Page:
Truth and Form

The full range and depth of worldly benefits for observing the humble sacred Truths always seem to eclipse those Truths. That’s how powerful the Truth is. That’s also how humble the Truth is.

The problem is when Truth’s humility is over-emphasized, or its power de-emphasized. Always this is done out of a secular ignorance of the form of the Truth, under the impression that the form is trivial, even unjust.

Of course, the form of Truth without the Truth is oppressive, to say the least. But, this in no way invalidates its form; it re-emphasizes it. The consummate marriage act has a form, and its form is inherently present with its truth. This, despite that that form can be so divorced from its truth as to make that form into one of the most unjust acts imaginable. So, it is admitted that such an unjust act, rather than invalidating the form, cannot help but re-emphasize the natural mutual necessity between that form and its original Truth.

So, the sacred Truths are so humble and gentle as to make possible the divorcing of the Truth from its form, for some evil’s sake that would misuse that form. This suggests a profound question: what is the most humble and gentle of all sacred Truths? And, how all-but-insensible is its true sacredness? Relative to the congruent naivety, some corners seem far more justifiably cut than others. This is especially the case for those corners that, to those who are all-but-insensible to them, seem not to be there at all.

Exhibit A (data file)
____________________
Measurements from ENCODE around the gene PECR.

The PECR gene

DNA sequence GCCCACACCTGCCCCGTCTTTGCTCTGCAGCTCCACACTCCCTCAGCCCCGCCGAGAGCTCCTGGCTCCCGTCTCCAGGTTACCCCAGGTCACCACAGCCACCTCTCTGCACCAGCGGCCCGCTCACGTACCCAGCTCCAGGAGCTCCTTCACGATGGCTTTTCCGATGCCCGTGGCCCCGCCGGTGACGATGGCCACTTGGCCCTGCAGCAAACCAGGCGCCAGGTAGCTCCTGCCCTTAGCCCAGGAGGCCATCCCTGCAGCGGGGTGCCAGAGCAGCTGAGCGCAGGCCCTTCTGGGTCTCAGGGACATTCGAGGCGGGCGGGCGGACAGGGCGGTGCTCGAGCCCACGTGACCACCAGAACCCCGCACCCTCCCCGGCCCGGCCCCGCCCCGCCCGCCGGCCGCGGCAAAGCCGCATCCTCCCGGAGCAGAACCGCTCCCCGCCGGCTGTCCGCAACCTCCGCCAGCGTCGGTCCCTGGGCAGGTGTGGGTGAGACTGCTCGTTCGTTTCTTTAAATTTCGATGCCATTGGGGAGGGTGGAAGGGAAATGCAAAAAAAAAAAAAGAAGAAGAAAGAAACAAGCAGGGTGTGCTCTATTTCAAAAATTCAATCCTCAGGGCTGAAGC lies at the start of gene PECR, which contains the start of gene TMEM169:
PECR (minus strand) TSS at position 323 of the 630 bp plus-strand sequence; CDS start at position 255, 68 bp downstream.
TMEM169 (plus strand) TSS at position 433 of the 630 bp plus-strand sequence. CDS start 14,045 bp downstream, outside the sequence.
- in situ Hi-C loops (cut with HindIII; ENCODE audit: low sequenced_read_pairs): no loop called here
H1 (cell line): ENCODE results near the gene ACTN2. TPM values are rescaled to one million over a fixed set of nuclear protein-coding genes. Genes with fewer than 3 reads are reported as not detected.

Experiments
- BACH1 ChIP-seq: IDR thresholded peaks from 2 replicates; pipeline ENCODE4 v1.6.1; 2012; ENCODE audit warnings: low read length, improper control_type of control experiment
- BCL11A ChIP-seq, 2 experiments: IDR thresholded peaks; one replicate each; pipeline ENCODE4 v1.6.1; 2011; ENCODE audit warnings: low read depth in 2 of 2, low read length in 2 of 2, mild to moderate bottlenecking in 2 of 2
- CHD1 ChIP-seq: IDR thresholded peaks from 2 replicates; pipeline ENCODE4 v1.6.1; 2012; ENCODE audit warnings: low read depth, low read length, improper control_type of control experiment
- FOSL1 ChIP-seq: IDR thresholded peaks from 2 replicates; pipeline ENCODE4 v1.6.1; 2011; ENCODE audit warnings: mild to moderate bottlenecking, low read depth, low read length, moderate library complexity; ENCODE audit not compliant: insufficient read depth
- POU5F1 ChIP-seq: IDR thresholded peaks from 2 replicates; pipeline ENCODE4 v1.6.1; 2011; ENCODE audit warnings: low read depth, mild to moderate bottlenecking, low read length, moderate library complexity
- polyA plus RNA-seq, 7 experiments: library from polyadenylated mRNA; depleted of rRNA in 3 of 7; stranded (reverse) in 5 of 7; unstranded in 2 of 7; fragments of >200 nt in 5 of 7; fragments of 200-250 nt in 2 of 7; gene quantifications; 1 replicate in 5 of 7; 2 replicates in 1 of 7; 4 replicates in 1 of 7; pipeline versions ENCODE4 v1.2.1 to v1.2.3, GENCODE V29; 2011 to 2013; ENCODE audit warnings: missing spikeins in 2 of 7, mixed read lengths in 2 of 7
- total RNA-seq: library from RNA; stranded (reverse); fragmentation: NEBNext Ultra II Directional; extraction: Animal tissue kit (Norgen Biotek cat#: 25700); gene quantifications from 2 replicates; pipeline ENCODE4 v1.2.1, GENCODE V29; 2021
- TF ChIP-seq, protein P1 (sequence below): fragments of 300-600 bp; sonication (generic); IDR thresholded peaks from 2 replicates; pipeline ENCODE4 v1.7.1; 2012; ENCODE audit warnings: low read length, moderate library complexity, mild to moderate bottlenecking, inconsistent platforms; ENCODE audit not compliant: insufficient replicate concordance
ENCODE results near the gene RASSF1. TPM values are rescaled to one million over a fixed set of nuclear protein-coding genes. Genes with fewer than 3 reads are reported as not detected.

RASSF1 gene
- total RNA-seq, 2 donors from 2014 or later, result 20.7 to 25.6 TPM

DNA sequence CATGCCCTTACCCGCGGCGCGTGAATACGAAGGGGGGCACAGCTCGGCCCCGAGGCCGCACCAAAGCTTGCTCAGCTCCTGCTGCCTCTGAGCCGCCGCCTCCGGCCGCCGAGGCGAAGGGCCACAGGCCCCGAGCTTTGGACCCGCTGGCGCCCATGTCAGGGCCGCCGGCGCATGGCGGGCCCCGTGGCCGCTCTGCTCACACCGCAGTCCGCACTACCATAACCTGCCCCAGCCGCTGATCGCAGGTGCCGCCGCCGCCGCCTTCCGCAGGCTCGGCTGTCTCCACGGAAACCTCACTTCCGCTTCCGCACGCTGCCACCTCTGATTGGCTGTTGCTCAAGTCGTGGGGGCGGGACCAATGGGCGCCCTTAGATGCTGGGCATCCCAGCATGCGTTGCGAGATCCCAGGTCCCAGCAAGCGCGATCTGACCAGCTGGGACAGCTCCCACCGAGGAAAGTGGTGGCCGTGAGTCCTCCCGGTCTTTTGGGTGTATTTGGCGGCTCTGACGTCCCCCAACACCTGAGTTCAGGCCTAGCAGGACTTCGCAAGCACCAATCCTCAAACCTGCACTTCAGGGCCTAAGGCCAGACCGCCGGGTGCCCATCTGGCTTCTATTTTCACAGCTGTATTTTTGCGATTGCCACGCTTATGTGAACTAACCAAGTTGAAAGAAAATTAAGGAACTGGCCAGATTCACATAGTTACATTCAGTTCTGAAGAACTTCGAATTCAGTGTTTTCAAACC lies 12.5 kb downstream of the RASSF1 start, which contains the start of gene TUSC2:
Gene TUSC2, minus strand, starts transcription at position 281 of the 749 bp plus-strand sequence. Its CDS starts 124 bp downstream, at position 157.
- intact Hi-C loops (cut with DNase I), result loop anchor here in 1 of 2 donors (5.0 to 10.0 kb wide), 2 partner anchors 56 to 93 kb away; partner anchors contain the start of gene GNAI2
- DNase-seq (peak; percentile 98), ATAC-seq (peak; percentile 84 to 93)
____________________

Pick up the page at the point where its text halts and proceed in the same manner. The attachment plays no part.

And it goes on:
I think everything anyone does, whether ‘good’ or ‘bad’, has an impact on others. I think everything is connected: that any actions we take in the social, political, or microbiological worlds have some impact on the totality of each, and on collectively all of them.

I think the social, political, and microbiological worlds each are most naturally open to mutual benefit with all parts of each. I think this mutuality of inter-benefit is really where we get our general sense of conscience.

So, I think our conceptual compartmentalization of widely various practical matters is much more a cognitive convenience than an accurate description of the world.

So, as to the debates about ‘legislating morality’, there are wrong acts which a professional executive branch ought to prevent, and there are wrong acts which that branch must tolerate. That no one should be forced to inhale harmful tobacco smoke in order just to live their lives is one thing not to be tolerated. But, there are other such things, and not all of them are as simple or clear a matter to people as is tobacco smoke.


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